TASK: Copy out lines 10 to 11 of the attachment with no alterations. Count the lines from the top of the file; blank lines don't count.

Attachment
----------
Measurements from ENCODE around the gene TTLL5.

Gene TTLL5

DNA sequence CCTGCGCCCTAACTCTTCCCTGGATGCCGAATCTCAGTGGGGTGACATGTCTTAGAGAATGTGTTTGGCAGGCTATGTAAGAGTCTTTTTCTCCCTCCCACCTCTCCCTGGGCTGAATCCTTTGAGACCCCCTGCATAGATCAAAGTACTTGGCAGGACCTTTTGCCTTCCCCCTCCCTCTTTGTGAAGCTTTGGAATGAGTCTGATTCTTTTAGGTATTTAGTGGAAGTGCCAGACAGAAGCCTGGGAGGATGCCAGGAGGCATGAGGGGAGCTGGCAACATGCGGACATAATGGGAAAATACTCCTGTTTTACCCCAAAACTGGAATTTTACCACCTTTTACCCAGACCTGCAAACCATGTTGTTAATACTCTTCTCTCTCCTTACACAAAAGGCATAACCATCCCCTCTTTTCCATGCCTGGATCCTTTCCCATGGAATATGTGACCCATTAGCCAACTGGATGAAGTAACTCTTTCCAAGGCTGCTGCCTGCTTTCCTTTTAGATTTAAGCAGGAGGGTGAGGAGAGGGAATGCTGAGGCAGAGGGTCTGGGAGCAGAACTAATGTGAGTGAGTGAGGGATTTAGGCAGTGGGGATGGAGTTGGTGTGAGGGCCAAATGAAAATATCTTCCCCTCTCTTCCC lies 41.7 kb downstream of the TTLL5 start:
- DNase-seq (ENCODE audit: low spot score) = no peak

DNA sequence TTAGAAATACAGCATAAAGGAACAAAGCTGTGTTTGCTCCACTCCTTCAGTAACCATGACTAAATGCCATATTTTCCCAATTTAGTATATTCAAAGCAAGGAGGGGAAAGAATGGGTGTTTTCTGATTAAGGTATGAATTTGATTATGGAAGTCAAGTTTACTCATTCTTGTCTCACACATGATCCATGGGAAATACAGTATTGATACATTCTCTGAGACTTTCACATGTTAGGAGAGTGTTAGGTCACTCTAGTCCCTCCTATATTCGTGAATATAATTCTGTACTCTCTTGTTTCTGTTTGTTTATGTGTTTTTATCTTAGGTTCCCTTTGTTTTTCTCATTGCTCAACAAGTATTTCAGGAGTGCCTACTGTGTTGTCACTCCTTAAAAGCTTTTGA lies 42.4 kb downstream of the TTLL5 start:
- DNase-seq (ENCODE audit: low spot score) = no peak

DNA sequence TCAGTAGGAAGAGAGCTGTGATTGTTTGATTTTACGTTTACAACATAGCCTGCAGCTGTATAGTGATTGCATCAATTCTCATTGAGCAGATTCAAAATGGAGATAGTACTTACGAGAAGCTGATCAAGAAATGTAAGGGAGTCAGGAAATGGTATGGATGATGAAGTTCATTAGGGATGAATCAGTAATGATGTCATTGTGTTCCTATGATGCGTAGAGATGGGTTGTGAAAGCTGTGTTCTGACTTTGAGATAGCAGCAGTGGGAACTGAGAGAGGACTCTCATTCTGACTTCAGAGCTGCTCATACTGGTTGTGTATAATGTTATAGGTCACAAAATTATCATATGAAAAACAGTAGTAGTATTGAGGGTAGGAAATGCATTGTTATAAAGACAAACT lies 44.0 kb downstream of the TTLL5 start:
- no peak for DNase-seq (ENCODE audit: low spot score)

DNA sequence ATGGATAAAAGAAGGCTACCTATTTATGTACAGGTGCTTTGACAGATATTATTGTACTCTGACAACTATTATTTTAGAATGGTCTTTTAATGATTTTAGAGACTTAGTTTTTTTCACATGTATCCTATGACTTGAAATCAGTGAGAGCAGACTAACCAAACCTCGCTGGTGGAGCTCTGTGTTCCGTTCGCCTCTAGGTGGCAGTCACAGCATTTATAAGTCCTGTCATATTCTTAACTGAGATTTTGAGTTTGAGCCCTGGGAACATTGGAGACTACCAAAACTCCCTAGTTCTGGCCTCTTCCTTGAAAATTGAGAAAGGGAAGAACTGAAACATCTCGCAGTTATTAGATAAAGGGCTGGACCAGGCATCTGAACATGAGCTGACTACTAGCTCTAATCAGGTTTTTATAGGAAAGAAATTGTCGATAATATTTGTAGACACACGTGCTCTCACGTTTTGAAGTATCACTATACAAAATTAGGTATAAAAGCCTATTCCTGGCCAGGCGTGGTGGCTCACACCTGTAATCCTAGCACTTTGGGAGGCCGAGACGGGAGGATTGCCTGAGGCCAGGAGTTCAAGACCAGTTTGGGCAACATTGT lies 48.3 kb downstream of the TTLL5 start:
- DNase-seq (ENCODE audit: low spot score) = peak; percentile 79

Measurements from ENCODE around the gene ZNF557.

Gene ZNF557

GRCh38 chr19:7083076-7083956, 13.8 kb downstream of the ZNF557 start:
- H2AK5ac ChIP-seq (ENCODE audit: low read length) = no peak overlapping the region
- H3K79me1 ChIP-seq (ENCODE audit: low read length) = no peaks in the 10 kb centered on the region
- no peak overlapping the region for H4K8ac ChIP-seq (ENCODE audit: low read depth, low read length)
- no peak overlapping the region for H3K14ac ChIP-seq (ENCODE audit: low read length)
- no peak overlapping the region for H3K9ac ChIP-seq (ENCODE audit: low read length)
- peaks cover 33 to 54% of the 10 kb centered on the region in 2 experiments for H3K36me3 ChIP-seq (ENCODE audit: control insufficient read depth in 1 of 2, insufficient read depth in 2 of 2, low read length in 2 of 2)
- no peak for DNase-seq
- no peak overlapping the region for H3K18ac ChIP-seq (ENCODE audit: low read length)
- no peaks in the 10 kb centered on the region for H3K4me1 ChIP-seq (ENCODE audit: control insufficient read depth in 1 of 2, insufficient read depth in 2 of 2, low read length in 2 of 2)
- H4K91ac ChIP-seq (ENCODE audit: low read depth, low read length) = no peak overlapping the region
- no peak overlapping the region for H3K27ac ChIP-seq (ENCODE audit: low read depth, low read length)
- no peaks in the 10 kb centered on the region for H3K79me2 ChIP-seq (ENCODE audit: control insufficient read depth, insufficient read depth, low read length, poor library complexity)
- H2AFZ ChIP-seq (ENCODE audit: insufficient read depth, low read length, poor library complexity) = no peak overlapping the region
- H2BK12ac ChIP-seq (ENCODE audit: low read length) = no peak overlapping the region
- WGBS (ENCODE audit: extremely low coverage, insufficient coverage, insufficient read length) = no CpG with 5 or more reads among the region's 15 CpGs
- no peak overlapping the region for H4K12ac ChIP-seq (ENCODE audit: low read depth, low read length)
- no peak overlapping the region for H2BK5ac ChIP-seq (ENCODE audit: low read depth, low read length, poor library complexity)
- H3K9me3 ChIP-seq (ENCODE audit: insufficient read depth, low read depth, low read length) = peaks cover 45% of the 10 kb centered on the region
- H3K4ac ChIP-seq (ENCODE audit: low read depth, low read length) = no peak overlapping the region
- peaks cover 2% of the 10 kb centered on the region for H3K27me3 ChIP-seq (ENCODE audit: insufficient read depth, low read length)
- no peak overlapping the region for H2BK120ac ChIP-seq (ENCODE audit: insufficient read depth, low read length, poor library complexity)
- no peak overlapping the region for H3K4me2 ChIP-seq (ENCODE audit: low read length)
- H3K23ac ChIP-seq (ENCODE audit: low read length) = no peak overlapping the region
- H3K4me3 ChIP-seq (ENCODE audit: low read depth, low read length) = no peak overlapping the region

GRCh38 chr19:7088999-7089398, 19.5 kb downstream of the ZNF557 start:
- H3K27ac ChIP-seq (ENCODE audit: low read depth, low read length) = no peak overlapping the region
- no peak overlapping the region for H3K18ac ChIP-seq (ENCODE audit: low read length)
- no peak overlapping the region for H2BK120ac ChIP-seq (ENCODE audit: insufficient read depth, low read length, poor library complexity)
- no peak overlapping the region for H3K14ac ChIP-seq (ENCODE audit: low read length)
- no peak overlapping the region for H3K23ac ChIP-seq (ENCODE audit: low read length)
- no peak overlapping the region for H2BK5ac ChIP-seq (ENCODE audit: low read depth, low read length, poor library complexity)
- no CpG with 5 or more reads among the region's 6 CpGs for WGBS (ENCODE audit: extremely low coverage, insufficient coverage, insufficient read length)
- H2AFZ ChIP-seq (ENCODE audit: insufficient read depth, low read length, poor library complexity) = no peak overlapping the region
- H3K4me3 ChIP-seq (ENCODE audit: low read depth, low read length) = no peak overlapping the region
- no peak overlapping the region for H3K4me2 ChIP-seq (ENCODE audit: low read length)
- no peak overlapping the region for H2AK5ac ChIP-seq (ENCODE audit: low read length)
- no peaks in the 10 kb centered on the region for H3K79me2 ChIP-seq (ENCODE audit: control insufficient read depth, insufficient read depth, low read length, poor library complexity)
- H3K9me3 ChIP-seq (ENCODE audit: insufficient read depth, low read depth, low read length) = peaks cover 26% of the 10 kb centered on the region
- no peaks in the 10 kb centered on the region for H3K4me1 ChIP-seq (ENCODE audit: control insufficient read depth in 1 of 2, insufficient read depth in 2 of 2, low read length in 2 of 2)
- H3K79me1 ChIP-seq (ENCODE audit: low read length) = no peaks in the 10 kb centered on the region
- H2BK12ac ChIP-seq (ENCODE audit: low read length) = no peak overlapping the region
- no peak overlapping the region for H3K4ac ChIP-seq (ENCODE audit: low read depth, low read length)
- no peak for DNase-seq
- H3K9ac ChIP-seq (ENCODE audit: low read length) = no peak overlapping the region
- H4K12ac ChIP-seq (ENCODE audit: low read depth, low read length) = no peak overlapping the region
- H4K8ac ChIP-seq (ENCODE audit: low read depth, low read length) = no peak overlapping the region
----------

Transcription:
- DNase-seq (ENCODE audit: low spot score) = peak; percentile 79

Measurements from ENCODE around the gene ZNF557.